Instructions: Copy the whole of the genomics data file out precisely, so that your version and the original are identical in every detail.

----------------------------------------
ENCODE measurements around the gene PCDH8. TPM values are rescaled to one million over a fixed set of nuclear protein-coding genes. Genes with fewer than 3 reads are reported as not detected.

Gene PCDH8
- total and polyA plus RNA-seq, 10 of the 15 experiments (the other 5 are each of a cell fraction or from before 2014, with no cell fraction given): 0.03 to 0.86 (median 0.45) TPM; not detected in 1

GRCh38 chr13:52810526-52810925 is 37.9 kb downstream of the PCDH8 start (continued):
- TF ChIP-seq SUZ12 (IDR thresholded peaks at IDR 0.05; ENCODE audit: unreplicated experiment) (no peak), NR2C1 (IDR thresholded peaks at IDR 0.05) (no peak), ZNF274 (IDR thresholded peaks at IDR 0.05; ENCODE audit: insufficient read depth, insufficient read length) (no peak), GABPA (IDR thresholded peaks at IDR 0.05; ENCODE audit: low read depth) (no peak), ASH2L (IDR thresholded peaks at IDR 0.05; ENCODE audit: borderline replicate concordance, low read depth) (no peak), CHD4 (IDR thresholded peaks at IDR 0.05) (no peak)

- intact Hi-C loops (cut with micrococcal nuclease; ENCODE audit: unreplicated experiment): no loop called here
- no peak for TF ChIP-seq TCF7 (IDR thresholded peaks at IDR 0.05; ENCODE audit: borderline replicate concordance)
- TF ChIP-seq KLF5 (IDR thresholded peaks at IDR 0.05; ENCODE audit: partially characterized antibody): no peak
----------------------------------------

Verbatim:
ENCODE measurements around the gene PCDH8. TPM values are rescaled to one million over a fixed set of nuclear protein-coding genes. Genes with fewer than 3 reads are reported as not detected.

Gene PCDH8
- total and polyA plus RNA-seq, 10 of the 15 experiments (the other 5 are each of a cell fraction or from before 2014, with no cell fraction given): 0.03 to 0.86 (median 0.45) TPM; not detected in 1

GRCh38 chr13:52810526-52810925 is 37.9 kb downstream of the PCDH8 start (continued):
- TF ChIP-seq SUZ12 (IDR thresholded peaks at IDR 0.05; ENCODE audit: unreplicated experiment) (no peak), NR2C1 (IDR thresholded peaks at IDR 0.05) (no peak), ZNF274 (IDR thresholded peaks at IDR 0.05; ENCODE audit: insufficient read depth, insufficient read length) (no peak), GABPA (IDR thresholded peaks at IDR 0.05; ENCODE audit: low read depth) (no peak), ASH2L (IDR thresholded peaks at IDR 0.05; ENCODE audit: borderline replicate concordance, low read depth) (no peak), CHD4 (IDR thresholded peaks at IDR 0.05) (no peak)

- intact Hi-C loops (cut with micrococcal nuclease; ENCODE audit: unreplicated experiment): no loop called here
- no peak for TF ChIP-seq TCF7 (IDR thresholded peaks at IDR 0.05; ENCODE audit: borderline replicate concordance)
- TF ChIP-seq KLF5 (IDR thresholded peaks at IDR 0.05; ENCODE audit: partially characterized antibody): no peak